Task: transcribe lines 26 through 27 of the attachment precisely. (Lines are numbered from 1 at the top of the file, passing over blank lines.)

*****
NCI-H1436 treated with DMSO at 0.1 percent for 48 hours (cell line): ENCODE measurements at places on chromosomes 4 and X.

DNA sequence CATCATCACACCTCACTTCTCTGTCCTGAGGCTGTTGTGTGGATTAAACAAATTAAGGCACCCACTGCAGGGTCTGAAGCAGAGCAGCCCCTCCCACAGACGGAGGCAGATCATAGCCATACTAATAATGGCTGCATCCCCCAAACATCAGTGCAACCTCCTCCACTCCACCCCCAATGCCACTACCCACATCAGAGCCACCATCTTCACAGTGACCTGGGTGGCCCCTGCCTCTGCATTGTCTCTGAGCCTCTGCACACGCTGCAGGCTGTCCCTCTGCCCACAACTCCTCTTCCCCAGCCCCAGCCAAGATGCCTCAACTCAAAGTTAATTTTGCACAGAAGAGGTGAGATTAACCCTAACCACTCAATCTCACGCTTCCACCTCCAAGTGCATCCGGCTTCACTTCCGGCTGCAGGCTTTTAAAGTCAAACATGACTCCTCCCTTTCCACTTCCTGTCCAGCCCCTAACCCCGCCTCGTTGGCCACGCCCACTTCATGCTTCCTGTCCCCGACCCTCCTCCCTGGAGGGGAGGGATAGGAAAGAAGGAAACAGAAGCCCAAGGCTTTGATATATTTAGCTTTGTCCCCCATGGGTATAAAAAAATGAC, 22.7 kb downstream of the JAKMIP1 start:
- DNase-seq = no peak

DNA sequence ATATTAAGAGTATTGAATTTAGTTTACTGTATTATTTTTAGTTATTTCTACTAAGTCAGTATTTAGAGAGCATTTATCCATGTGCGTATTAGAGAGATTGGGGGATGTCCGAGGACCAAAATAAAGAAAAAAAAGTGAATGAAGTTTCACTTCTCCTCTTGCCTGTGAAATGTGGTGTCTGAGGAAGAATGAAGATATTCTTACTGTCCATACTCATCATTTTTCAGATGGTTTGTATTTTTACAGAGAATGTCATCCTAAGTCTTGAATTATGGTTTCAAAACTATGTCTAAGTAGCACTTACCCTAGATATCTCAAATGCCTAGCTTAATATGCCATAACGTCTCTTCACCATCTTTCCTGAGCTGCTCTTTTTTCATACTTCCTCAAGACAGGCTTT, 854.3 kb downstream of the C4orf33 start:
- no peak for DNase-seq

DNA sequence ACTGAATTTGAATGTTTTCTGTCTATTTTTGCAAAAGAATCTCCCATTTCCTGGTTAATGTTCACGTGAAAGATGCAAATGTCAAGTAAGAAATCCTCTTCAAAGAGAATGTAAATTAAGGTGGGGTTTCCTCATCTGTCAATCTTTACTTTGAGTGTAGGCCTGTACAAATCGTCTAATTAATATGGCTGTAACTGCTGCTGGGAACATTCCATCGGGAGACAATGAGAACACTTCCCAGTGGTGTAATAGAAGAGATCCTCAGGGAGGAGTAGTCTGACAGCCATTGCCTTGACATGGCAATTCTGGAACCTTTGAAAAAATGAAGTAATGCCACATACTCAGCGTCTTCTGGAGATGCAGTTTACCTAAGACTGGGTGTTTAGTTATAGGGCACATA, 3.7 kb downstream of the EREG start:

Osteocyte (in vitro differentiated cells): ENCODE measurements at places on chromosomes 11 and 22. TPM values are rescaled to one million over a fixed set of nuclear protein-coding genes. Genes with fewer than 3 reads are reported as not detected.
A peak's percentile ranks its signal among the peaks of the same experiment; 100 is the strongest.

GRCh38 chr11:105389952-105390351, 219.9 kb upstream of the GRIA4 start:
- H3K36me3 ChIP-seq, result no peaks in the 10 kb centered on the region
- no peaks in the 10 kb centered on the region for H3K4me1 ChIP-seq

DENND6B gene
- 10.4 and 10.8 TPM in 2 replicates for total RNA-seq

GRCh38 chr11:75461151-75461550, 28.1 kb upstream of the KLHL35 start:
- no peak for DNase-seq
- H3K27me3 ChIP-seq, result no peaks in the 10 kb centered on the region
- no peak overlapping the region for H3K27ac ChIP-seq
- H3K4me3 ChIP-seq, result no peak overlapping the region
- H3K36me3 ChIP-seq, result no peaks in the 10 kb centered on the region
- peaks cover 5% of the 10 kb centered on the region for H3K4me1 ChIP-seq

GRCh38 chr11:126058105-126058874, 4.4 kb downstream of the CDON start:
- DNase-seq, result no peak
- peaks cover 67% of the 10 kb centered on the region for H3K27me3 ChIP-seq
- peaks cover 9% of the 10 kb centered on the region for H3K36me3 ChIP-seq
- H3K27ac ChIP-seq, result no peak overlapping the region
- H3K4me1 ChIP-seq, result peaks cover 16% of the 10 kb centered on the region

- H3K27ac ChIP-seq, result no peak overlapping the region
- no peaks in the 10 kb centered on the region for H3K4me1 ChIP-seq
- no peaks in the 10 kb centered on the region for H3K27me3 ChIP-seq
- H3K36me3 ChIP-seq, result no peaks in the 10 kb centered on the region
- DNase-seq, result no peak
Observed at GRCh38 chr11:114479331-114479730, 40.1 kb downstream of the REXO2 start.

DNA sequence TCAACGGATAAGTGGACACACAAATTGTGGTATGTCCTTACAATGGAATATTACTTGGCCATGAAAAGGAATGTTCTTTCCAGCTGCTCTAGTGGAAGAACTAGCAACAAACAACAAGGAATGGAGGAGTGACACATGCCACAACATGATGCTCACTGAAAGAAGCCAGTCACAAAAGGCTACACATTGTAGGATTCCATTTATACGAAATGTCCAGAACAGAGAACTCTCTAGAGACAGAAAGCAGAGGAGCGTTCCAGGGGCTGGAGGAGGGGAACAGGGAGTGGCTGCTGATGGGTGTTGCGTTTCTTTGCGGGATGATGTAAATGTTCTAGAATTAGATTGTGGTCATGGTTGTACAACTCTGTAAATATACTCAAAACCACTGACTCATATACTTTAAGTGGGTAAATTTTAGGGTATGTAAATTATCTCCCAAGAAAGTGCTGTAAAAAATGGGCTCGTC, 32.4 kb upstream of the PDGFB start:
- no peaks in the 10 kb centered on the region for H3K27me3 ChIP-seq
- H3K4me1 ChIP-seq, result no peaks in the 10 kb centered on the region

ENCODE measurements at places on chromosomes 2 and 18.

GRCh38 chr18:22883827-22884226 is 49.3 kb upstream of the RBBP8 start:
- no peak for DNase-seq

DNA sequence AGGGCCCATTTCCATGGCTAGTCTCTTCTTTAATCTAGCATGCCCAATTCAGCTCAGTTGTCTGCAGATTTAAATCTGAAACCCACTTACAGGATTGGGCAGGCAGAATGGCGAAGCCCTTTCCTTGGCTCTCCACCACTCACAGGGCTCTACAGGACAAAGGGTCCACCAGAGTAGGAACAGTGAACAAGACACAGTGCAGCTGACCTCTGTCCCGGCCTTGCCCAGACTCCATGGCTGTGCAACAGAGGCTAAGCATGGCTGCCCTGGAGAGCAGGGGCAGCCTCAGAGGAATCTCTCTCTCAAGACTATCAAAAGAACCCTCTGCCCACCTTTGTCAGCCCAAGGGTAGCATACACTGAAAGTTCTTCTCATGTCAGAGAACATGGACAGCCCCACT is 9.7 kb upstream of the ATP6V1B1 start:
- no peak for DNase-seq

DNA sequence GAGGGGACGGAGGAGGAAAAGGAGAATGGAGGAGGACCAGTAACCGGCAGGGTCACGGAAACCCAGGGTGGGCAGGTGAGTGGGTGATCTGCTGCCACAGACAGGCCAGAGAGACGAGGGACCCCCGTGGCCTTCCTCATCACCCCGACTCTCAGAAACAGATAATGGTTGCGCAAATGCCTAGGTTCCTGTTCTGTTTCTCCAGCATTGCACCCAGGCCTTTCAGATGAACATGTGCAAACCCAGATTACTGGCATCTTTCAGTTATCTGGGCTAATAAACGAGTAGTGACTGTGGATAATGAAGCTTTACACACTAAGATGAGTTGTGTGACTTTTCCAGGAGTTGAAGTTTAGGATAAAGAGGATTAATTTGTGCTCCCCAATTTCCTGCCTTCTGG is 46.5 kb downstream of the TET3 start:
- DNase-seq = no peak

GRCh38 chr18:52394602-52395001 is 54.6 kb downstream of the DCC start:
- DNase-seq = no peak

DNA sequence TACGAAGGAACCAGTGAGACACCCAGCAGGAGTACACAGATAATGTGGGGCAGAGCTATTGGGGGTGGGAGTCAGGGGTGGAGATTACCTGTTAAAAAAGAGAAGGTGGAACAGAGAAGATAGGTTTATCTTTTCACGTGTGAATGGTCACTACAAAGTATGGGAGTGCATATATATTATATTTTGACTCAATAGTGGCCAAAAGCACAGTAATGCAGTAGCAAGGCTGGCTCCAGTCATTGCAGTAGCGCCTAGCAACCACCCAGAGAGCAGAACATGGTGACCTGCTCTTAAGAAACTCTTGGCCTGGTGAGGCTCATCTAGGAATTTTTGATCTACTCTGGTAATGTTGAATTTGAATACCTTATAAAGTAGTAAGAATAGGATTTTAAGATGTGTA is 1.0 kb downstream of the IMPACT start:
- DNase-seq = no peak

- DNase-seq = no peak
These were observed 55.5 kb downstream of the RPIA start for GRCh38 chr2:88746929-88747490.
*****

- H3K4me1 ChIP-seq, result peaks cover 16% of the 10 kb centered on the region

- H3K27ac ChIP-seq, result no peak overlapping the region